Today's Google Doodle Commemorates Veterans Day

The Google Doodle for today, November 11, marks Veterans Day, which was formerly known as Armistice Day. It is also known as Remembrance Day in the Commonwealth of Nations.

The annual holiday commemorates the end of World War I, which officially took place on November 11, 1918, and honors all those who have served in the military.

Veterans Day is a federal holiday, so most government offices are closed on the day, while some private businesses may also be shut in observance of the day.

Ahead of Veterans Day on November 9, President Joe Biden issued a proclamation stating: "On Veterans Day, we honor their service, dedication, and valor and are forever grateful for their sacrifice.

"I encourage all Americans to recognize the valor, courage, and sacrifice of our veterans through appropriate ceremonies and private prayers," Biden stated.

Veterans Day 2021

The theme of this year's Veterans Day is centered around the centennial commemoration of the Tomb of the Unknown Soldier, according to the U.S. Department of Veterans Affairs.

The tomb, located in Virginia's Arlington National Cemetery, was initially dedicated by the army on Armistice Day on November 11 in 1921, with the burial of an unknown service member from World War I.

The past century has seen other unknown soldiers be buried at the tomb and the site has become "a people's memorial that inspires reflection on service, valor, sacrifice and mourning," the department says.

The Tomb of the Unknown Soldier.
The Tomb of the Unknown Soldier surrounded by flowers during a centennial commemoration event at the Arlington National Cemetery in Virginia on November 10, 2021. Alex Brandon-Pool/Getty Images

A Brief History of Veterans Day

In 1919, former president Woodrow Wilson proclaimed November 11 as the first Armistice Day.

His proclamation stated: "To us in America, the reflections of Armistice Day will be filled with solemn pride in the heroism of those who died in the country's service and with gratitude for the victory, both because of the thing from which it has freed us and because of the opportunity it has given America to show her sympathy with peace and justice in the councils of the nations..."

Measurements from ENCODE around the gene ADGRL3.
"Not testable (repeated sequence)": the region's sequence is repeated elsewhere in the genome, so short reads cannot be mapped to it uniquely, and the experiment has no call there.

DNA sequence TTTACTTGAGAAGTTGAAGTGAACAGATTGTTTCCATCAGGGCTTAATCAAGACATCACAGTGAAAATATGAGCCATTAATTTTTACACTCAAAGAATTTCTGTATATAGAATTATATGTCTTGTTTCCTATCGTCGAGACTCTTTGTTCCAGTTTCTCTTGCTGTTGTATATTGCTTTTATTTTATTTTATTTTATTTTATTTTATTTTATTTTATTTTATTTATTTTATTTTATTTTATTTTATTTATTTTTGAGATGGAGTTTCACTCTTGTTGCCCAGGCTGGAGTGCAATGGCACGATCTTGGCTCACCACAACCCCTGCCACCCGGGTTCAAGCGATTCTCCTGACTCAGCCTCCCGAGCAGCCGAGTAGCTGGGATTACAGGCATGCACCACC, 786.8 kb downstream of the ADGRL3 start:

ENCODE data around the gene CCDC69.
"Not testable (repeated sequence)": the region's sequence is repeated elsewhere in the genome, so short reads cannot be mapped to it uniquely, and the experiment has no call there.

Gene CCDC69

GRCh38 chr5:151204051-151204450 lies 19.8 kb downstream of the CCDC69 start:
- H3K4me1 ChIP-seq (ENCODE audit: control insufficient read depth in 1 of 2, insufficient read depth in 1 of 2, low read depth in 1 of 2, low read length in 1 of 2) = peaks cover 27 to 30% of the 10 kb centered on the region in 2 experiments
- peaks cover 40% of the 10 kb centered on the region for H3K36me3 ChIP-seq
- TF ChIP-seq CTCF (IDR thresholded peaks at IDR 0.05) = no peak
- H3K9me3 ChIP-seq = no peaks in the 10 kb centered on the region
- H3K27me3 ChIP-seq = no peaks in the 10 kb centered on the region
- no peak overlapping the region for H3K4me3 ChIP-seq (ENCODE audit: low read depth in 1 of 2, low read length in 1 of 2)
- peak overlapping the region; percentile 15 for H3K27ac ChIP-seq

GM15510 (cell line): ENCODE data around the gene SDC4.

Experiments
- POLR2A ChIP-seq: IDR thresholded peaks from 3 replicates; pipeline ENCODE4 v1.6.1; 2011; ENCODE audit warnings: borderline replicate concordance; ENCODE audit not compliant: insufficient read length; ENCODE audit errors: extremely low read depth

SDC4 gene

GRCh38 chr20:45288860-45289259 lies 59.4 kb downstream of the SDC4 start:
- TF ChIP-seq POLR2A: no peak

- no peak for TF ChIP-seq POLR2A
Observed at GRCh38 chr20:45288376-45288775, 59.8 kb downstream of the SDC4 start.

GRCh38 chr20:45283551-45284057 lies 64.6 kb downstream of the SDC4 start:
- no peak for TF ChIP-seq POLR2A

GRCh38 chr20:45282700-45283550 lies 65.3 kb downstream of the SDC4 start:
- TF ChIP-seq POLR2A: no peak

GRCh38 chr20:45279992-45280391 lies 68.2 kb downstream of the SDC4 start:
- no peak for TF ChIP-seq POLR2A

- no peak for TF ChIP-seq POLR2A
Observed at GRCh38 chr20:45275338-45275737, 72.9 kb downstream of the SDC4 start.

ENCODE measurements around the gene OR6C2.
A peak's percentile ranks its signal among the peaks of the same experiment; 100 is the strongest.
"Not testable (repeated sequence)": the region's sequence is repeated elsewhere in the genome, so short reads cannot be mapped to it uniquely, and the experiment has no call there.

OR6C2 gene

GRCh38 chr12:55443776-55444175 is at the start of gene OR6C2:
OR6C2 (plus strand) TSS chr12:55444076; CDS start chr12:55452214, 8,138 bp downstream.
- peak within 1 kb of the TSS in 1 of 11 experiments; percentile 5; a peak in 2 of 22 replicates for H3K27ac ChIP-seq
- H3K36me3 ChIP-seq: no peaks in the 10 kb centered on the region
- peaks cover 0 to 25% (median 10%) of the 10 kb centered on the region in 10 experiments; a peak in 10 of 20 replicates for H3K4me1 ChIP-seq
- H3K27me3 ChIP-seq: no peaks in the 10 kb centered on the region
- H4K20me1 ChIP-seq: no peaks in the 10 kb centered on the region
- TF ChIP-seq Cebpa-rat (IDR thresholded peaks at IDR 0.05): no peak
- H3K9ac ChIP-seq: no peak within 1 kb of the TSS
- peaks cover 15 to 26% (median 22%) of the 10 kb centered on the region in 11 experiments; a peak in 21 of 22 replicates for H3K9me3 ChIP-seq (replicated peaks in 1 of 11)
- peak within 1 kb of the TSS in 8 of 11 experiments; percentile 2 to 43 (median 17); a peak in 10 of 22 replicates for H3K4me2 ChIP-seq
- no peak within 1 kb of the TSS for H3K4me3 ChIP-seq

November 11 was made a legal holiday by Congress in 1938. Following pressure from veterans service organizations, in 1954 the word "Armistice" was replaced with "Veterans" and Veterans Day became a day to honor American veterans of all wars.

The signing of the Uniforms Holiday Bill in 1968 ensured three-day weekends for federal workers by observing four national holidays on Mondays (Washington's Birthday, Memorial Day, Veterans Day, and Columbus Day).

The U.S. Government Publishing Office website explains: "Many states did not agree with this decision and continued to celebrate the holiday on their original dates. With much confusion, the first Veterans Day under the new law was observed on October 25, 1971."

But in September 1975, former president Gerald R. Ford signed a law that returned the annual observance of Veterans Day back to its original November date and Veterans Day holiday has been observed on November 11 since then.

A 2018 Veterans Day ceremony in Arlington,Virginia.
Members of the U.S. Honor Guard seen during a 2018 Veterans Day ceremony held at the Arlington National Cemetery in Virginia. Al Drago/Getty Images

The graphic below, produced by Statista, illustrates the number of veterans in the U.S. by period of service (2010-2019).

A graphic showing veterans in the U.S.
STATISTA